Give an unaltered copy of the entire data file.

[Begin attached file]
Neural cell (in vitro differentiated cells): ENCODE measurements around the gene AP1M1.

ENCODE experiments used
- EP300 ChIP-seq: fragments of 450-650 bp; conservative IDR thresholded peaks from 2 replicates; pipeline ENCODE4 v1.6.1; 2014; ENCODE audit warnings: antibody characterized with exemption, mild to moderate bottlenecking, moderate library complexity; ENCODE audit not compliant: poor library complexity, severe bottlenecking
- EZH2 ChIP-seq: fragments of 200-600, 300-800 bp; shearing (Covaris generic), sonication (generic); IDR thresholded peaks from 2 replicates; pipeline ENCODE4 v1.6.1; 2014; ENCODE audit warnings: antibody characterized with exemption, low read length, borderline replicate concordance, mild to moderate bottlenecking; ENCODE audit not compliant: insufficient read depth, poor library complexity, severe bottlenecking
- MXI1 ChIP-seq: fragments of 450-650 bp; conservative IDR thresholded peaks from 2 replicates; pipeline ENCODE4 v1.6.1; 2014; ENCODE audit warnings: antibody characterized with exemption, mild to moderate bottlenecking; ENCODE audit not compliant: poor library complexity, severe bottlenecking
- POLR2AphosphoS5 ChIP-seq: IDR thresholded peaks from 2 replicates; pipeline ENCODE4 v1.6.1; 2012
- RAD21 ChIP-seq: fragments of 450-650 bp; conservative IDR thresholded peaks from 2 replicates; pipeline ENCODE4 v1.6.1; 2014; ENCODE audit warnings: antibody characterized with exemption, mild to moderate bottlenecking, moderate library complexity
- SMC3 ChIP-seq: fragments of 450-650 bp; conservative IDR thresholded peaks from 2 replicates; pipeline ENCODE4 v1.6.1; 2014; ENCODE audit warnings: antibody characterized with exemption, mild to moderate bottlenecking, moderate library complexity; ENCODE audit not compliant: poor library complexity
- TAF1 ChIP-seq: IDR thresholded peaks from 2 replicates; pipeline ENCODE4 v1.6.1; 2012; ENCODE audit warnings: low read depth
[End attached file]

Neural cell (in vitro differentiated cells): ENCODE measurements around the gene AP1M1.

ENCODE experiments used
- EP300 ChIP-seq: fragments of 450-650 bp; conservative IDR thresholded peaks from 2 replicates; pipeline ENCODE4 v1.6.1; 2014; ENCODE audit warnings: antibody characterized with exemption, mild to moderate bottlenecking, moderate library complexity; ENCODE audit not compliant: poor library complexity, severe bottlenecking
- EZH2 ChIP-seq: fragments of 200-600, 300-800 bp; shearing (Covaris generic), sonication (generic); IDR thresholded peaks from 2 replicates; pipeline ENCODE4 v1.6.1; 2014; ENCODE audit warnings: antibody characterized with exemption, low read length, borderline replicate concordance, mild to moderate bottlenecking; ENCODE audit not compliant: insufficient read depth, poor library complexity, severe bottlenecking
- MXI1 ChIP-seq: fragments of 450-650 bp; conservative IDR thresholded peaks from 2 replicates; pipeline ENCODE4 v1.6.1; 2014; ENCODE audit warnings: antibody characterized with exemption, mild to moderate bottlenecking; ENCODE audit not compliant: poor library complexity, severe bottlenecking
- POLR2AphosphoS5 ChIP-seq: IDR thresholded peaks from 2 replicates; pipeline ENCODE4 v1.6.1; 2012
- RAD21 ChIP-seq: fragments of 450-650 bp; conservative IDR thresholded peaks from 2 replicates; pipeline ENCODE4 v1.6.1; 2014; ENCODE audit warnings: antibody characterized with exemption, mild to moderate bottlenecking, moderate library complexity
- SMC3 ChIP-seq: fragments of 450-650 bp; conservative IDR thresholded peaks from 2 replicates; pipeline ENCODE4 v1.6.1; 2014; ENCODE audit warnings: antibody characterized with exemption, mild to moderate bottlenecking, moderate library complexity; ENCODE audit not compliant: poor library complexity
- TAF1 ChIP-seq: IDR thresholded peaks from 2 replicates; pipeline ENCODE4 v1.6.1; 2012; ENCODE audit warnings: low read depth